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What are point defects?

Point defects are imperfections or irregularities that occur in the crystalline lattice of a solid, and that deviate the crystalline structure from its perfect state. They are said to have no (0) dimension because they are only points on the crystalline lattice; this point can be an atom, ion, molecule, clusters, etc.

Solids at a temperature of 0 K (absolute zero) exhibit perfect structures, since in theory their components are immobilized, frozen. However, as soon as the temperature rises, the atoms start to vibrate, which sooner or later ends up causing them to move out of their corresponding places.

Let’s see the image above as an example. In a perfect and orderly crystalline structure, all the bluish points should be aligned. However, some of the bluish spots may be absent, which is observed by the presence of an empty space or a vacancy.

If the formation of said vacancy is due to the displacement of a bluish point from its original place, we will have a Frenkel pair, one of the main types of point defects that exist. The mobilized bluish point is now in an interstitial position (colored green).

Point defects are essential to understanding other defects that project into other dimensions of the glass.

Intrinsic point defects

When defining a crystalline structure, it is always done from ideality. But in nature, defects are inevitable, no matter how small. Thus, solids have a natural predisposition to present specific defects in their structures, whose interaction and summation affect or modify their chemical and physical properties. So-called intrinsic point defects occur in “pure” materials.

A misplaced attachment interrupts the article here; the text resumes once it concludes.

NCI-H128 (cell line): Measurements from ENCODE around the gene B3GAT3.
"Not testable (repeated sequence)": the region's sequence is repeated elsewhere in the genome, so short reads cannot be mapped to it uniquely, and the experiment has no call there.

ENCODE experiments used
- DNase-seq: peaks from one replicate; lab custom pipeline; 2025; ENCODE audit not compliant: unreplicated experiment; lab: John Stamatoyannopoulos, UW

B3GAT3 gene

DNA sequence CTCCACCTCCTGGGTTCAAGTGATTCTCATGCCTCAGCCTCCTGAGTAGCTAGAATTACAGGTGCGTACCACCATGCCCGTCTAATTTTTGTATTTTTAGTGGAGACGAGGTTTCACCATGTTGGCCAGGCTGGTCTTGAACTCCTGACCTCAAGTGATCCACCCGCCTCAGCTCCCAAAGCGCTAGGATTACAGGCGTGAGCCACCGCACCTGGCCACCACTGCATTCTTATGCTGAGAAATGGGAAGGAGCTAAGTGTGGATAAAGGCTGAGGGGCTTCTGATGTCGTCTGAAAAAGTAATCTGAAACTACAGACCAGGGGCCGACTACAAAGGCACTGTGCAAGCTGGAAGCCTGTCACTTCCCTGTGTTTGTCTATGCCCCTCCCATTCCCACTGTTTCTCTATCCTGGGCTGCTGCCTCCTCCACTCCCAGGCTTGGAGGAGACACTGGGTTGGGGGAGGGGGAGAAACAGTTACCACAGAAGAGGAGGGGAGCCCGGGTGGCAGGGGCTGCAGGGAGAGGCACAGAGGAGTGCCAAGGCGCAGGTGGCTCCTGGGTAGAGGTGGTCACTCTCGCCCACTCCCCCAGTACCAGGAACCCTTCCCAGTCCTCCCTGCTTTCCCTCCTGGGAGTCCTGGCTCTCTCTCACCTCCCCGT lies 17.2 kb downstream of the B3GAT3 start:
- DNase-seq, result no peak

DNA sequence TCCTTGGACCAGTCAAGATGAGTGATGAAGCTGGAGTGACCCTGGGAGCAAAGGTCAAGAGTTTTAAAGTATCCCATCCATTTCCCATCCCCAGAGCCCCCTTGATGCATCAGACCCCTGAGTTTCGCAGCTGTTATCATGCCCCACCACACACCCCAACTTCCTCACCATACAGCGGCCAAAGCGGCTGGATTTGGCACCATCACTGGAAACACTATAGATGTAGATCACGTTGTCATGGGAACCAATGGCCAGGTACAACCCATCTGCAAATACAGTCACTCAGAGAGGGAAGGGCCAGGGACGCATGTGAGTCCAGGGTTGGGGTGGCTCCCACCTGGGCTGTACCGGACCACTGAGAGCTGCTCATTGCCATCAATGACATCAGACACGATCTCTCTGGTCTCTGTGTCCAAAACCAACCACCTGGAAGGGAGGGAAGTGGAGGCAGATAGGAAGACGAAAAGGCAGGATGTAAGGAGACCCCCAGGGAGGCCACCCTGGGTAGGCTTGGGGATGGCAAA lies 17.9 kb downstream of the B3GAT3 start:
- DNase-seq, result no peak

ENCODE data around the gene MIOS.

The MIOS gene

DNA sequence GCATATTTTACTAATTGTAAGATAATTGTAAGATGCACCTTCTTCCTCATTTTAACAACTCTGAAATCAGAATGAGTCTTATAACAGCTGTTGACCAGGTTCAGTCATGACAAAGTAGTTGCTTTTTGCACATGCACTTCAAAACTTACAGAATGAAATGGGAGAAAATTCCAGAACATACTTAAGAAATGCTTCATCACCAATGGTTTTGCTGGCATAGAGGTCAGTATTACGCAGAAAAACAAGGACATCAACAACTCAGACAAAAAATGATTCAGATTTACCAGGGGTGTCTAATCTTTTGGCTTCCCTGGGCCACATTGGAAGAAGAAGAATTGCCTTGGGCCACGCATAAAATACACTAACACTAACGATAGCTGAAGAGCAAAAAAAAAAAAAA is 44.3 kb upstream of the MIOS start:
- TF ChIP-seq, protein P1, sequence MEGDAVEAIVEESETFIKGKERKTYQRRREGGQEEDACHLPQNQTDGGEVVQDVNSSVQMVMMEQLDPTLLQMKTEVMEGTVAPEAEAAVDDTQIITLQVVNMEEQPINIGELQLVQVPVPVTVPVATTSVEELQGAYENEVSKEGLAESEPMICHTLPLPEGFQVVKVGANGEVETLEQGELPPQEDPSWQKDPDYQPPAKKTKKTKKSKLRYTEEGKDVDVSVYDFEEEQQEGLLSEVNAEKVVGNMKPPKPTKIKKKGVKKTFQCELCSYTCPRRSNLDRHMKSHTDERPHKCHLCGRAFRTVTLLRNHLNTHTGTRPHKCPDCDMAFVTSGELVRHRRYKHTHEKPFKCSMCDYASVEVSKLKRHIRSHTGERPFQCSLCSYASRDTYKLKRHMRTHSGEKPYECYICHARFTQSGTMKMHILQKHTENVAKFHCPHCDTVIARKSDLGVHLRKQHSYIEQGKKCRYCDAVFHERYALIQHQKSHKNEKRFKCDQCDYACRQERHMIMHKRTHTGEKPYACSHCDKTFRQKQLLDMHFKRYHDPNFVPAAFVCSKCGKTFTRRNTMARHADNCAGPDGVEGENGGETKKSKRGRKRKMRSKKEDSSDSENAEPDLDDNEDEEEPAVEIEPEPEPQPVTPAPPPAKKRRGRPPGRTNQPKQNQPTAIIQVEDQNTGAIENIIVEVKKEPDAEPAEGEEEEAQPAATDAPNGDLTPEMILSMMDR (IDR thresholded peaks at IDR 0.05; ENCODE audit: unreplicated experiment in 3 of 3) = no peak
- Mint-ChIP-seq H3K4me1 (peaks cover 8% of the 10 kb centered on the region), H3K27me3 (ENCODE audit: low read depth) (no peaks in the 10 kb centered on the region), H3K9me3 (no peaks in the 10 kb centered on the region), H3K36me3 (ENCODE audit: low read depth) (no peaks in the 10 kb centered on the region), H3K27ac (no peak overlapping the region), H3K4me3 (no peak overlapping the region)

This natural predisposition is due to thermodynamic and kinetic factors. The introduction of the defects increases the entropy of the solid, which in turn increases with temperature. Then, at a certain temperature, any solid will have a state with a minimum configuration of point defects.

As the temperature increases there will be even more defects, with the maximum possible quantity in the vicinity of the melting point. All of this makes sense considering that the higher the thermal vibrations, the greater the chances that the atoms will leave their respective lattice positions.

Extrinsic point defects

Unlike intrinsic point defects, extrinsic defects occur due to the incorporation of impurities. No solid in nature is 100% pure, so it will always manifest these types of defects, in addition to the intrinsic ones.

Depending on the characteristics of the dopant and the selected material, defects are deliberately incorporated into the solid, which affects its chemical and physical properties. Such is the case with semiconductor formulation, for example GaAs.

On the other hand, extrinsic point defects also refer to those that modify the composition of materials or solids. That is, they lose their stoichiometry to become non-stoichiometric solids.

Point defects in metals

In metals we have crystals that, in principle, lack electrical charges; that is, there are no cations or anions present, only neutral metal atoms. Then, the defects that may exist in the metals would not affect their neutrality, so no mechanism would take place to compensate for these defects.

Intrinsic point defects in crystals of a hypothetical metal. Source: Gabriel Bolívar.